I guess there's one thing I am disappointed about—that there wasn't the ability to have more public discourse and to allow Australian companies to vie for the data storage contract, which has obviously gone offshore to Amazon. Now, I appreciate there was a need for speed in that, but we know that Australian companies can provide the sort of security needed, and so that is a disappointment for me.
When I was asked about why I was so fast to download the app, which I did on the evening of the day it was released—and I got my mum to download it to her phone. My dad's phone isn't up to the job. I did that in spite of my really deep reservations prior to this legislation being drafted and refined with our input. What I told people was that it is time to do everything we can as individuals to survive this health crisis. When I look at the double blow of bushfires and coronavirus on my local Blue Mountains and Hawkesbury economies—and, of course, we had floods and landslides as a bonus there—I think as a community we are willing to do extraordinary things to allow a new normal to emerge.
We have empty shops in the picturesque village of Leura. We've got cafes and restaurants in the Blue Mountains and Hawkesbury going all out to diversify their food offerings to make up for the lack of sitting customers, and there are way too many wondering if they will get their jobs back or if they can reopen their business. Our local economy relies heavily on domestic and international travel, and we're not a two-month closed economy; we are into our sixth month of people staying away from local businesses because of smoke, floods and now disease. The workers who rely on these businesses and the owners of these businesses, all of whom are just hanging on, are trying to recover from bushfire while surviving coronavirus, so they will need a range of ongoing support. If this app provides a way for people to move around but still be identified quickly if they come in contact with the virus, then that may prove to be a really important tool for our local economy.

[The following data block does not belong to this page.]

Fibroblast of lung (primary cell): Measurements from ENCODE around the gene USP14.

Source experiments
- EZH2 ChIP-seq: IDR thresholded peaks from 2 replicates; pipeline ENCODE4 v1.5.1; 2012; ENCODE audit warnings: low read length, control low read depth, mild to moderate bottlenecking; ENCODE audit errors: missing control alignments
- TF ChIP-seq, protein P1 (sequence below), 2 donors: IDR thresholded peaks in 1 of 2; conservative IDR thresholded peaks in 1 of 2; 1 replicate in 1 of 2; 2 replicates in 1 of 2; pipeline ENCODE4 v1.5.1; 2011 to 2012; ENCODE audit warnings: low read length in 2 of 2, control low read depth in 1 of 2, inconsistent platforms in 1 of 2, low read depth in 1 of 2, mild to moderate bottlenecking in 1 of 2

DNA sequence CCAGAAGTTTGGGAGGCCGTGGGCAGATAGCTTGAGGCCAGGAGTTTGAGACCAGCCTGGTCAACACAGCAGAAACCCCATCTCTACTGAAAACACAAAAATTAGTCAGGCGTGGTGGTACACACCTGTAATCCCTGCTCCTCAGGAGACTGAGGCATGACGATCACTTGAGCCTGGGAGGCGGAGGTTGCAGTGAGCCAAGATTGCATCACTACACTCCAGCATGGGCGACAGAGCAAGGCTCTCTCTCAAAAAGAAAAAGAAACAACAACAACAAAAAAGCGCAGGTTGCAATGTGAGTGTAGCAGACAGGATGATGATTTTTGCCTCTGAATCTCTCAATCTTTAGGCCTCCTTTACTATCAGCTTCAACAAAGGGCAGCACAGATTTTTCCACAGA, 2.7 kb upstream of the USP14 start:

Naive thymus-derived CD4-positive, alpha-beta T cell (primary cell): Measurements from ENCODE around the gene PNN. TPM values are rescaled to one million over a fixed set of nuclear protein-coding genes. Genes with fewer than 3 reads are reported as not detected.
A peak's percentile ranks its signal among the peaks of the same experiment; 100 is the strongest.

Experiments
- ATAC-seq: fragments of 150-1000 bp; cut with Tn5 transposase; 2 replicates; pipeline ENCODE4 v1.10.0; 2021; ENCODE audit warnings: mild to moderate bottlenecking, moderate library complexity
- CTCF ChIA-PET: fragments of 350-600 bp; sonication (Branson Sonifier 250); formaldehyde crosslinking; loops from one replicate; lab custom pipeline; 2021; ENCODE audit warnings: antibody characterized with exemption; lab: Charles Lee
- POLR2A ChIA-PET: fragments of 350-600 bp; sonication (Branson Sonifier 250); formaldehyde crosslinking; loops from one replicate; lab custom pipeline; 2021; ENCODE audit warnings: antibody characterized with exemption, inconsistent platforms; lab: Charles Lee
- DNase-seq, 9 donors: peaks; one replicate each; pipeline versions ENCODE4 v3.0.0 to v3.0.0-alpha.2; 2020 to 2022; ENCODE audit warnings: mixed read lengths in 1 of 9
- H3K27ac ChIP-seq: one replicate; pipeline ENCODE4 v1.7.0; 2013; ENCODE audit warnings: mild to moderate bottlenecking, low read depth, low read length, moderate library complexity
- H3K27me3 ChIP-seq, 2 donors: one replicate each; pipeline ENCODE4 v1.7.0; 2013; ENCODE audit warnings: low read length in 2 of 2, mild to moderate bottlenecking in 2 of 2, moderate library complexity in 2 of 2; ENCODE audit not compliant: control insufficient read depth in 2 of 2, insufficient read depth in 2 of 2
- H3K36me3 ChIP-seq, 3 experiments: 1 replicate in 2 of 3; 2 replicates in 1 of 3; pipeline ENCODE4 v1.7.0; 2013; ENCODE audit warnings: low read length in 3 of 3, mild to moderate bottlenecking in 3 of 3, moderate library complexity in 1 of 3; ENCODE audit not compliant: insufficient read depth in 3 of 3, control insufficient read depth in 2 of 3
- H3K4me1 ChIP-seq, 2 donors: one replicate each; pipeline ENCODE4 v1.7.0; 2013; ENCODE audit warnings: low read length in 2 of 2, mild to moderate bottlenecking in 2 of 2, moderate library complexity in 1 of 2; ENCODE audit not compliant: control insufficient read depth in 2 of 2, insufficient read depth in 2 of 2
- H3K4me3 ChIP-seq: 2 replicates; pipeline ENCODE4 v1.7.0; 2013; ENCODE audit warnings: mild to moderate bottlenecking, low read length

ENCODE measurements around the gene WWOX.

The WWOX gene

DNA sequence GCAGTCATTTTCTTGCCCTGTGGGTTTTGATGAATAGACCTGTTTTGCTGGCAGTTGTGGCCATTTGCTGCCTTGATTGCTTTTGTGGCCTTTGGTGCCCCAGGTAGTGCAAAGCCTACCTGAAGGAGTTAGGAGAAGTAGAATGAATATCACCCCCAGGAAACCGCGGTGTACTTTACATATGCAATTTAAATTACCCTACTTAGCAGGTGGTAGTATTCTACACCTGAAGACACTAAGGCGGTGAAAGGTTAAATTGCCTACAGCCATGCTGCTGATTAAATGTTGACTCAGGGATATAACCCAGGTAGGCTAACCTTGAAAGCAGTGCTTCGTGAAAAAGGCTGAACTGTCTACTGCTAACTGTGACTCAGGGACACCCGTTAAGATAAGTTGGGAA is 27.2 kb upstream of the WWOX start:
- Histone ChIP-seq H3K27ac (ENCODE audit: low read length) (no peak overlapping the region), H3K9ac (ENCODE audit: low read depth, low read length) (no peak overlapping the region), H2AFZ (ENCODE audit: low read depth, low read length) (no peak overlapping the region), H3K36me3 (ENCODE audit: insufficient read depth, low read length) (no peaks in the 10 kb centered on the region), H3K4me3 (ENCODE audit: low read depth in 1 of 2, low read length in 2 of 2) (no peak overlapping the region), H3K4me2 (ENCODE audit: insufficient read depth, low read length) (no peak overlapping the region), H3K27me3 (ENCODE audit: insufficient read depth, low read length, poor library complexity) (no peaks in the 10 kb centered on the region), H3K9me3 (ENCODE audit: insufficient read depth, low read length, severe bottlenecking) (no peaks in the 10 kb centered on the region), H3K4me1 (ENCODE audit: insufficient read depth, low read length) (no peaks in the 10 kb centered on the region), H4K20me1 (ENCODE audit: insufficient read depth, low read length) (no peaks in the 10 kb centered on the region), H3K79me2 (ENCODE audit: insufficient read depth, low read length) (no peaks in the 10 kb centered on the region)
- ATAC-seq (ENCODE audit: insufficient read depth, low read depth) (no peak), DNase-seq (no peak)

I want to commend the innovation of my local businesses in the Blue Mountains and Hawkesbury, particularly their use of technology to do contactless bookings and deliveries. Many have not been online before and have taken the leap to do that. Whether it's cocktails or gin or cider, platters or frozen home-cooked meals or takeaway dishes, technology, including this app, has a role to play. The people of the Blue Mountains and Hawkesbury are coping with so much. They might be coping with working from home and/or homeschooling or not working and the financial stress that brings. It's been an extraordinary effort, and in this parliament we should match it with extraordinary efforts, which is very much what we have been trying to do on this side of the parliament, working with those opposite.
The last thing I'd like to say is to really urge the government to ensure that people don't think this app is some sort of magic shield and that, just because it's on their phone, they're safe and protected, because we know that they're not. We need to keep reinforcing that handwashing is essential, and coughing into your elbow and not going to work when you're sick and keeping your distance from people is even more important as we start to move around, even when we have the app on our phone.